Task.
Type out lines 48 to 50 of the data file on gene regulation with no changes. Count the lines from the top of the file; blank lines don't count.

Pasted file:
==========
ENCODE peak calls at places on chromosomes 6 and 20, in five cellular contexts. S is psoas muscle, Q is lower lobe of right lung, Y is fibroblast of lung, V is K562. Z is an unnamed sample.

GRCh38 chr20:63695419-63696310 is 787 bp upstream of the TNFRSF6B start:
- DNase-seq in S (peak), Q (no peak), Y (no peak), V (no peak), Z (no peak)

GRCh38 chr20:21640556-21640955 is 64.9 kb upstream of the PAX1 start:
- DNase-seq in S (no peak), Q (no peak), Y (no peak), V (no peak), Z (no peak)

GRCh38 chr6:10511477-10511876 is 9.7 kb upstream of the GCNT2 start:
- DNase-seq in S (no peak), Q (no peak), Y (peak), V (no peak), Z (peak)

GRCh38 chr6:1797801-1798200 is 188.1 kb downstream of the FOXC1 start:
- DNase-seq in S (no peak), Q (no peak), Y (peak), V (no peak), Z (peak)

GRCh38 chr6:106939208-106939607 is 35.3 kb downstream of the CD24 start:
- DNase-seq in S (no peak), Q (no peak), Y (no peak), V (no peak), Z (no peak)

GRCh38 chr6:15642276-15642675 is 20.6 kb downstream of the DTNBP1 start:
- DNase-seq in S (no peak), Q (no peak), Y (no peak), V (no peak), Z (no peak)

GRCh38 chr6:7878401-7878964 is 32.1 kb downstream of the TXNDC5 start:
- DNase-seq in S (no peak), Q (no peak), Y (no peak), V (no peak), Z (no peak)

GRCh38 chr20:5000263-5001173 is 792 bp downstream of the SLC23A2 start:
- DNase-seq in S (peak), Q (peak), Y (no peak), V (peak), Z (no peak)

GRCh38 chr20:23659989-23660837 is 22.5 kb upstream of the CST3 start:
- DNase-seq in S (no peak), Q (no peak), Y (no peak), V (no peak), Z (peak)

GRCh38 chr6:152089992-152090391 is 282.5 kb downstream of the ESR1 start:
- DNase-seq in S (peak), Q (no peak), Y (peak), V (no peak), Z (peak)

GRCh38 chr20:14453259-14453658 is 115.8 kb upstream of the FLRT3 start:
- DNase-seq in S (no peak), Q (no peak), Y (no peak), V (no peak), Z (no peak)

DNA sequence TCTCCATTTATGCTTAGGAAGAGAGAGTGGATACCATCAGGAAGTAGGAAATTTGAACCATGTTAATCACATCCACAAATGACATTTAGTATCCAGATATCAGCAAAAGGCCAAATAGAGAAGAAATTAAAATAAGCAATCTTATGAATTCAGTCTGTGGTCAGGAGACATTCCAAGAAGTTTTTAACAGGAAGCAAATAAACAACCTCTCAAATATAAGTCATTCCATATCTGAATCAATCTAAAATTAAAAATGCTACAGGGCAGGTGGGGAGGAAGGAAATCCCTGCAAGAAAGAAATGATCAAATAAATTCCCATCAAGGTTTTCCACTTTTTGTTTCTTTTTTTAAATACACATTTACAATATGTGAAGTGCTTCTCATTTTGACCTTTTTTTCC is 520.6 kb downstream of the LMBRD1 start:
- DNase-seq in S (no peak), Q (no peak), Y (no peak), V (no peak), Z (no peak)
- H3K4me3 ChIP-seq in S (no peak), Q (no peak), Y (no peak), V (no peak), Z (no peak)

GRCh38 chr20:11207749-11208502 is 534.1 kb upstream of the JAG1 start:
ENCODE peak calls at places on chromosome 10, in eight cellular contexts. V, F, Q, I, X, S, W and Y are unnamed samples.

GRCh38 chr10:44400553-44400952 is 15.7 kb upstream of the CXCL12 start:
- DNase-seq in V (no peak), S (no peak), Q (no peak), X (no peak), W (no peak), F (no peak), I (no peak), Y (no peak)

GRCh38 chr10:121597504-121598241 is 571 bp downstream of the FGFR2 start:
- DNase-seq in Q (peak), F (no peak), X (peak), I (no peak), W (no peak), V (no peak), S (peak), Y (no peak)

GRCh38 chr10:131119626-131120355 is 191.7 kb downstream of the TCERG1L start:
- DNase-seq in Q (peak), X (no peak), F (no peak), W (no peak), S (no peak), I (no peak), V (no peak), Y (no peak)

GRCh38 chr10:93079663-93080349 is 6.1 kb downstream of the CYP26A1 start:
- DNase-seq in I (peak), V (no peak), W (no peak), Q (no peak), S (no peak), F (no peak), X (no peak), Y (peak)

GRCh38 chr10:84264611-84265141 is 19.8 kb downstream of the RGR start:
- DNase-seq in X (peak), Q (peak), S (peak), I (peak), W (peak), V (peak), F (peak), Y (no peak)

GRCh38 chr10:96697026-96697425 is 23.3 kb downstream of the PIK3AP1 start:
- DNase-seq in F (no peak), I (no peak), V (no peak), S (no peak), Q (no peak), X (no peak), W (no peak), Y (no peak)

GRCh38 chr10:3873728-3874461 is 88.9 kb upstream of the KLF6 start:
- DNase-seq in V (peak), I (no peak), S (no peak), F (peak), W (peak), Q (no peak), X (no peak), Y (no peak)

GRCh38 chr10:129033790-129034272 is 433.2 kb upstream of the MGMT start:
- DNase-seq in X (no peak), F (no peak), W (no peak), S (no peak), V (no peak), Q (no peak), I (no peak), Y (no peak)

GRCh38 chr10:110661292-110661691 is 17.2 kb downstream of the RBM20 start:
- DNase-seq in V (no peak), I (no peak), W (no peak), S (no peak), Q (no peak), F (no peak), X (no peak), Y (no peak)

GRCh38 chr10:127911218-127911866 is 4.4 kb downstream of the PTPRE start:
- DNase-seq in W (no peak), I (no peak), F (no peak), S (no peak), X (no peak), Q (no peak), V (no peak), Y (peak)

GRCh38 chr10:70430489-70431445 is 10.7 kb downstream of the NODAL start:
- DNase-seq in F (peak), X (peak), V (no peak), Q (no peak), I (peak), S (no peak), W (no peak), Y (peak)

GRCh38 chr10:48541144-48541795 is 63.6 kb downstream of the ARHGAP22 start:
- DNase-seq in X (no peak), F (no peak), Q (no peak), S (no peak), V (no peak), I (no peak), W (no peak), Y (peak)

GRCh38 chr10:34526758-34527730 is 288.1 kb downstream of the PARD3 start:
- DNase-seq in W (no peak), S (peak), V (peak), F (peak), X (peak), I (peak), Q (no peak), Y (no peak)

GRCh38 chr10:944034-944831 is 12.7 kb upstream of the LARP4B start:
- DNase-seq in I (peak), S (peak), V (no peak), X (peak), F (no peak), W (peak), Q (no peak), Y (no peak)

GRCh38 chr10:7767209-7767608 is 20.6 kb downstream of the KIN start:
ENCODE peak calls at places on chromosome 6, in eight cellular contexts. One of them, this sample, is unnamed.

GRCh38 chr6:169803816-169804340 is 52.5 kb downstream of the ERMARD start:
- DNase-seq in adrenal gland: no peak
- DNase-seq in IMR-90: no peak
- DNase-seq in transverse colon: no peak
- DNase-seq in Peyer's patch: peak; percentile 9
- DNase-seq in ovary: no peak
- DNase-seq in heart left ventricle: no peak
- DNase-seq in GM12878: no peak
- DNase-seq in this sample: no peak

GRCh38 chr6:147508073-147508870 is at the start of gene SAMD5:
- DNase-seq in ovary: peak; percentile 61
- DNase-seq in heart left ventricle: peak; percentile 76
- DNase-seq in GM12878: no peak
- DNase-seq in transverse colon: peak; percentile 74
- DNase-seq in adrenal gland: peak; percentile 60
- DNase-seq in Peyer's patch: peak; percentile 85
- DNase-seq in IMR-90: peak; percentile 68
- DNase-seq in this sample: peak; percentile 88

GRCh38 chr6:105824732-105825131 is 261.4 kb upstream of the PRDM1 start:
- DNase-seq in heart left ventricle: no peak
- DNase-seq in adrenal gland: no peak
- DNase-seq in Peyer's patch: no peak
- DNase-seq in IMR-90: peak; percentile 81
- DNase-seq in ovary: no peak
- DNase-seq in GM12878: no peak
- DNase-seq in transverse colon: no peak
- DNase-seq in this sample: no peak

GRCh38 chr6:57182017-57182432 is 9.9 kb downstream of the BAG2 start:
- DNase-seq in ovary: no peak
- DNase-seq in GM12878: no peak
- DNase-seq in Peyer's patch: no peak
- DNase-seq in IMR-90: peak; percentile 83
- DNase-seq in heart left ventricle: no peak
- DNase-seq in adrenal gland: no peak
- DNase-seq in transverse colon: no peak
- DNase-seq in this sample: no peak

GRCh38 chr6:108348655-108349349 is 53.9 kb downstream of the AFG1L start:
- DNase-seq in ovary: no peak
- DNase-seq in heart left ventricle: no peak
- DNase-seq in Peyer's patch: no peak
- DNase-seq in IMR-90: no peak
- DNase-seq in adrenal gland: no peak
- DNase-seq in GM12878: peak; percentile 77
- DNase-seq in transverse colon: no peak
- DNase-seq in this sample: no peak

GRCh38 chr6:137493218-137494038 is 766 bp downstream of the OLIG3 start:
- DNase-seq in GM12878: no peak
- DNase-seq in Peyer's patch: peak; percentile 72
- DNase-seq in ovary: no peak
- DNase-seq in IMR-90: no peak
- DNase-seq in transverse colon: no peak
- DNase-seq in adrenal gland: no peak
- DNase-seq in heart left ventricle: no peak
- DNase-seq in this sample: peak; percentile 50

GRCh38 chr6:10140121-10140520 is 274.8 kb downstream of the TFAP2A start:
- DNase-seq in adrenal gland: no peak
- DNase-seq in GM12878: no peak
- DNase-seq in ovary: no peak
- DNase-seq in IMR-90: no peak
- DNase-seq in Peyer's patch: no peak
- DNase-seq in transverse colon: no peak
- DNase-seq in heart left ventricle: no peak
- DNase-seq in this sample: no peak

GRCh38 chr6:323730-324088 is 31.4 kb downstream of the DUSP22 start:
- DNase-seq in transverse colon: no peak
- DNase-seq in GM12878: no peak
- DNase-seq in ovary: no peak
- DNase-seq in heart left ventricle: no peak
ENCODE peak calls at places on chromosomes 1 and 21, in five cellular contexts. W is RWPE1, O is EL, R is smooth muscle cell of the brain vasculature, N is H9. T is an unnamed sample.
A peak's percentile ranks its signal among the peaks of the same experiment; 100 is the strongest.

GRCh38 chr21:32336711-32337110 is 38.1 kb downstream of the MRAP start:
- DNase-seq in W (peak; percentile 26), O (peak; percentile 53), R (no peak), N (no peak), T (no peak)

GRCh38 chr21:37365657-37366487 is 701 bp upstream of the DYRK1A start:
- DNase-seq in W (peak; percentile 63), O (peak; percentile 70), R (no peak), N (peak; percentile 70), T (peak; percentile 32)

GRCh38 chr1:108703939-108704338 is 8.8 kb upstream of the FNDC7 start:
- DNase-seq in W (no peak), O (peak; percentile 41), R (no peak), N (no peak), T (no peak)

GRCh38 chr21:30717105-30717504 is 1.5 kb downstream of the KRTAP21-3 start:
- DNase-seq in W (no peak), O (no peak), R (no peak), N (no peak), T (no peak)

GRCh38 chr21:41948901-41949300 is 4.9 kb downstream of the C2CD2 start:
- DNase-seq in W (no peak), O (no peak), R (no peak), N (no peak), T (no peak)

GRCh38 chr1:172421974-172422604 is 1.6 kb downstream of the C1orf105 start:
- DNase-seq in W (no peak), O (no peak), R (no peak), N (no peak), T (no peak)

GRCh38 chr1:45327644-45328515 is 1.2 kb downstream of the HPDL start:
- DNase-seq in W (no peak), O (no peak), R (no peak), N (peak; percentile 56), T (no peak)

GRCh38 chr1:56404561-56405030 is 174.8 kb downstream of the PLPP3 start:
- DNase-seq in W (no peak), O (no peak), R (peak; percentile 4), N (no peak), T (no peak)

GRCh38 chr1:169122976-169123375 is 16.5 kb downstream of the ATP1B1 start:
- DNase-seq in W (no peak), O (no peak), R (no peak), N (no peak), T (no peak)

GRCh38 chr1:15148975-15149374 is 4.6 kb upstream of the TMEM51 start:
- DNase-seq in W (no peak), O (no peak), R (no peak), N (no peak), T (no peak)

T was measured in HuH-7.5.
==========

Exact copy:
- DNase-seq in W (no peak), I (no peak), F (no peak), S (no peak), X (no peak), Q (no peak), V (no peak), Y (peak)

GRCh38 chr10:70430489-70431445 is 10.7 kb downstream of the NODAL start:
- DNase-seq in F (peak), X (peak), V (no peak), Q (no peak), I (peak), S (no peak), W (no peak), Y (peak)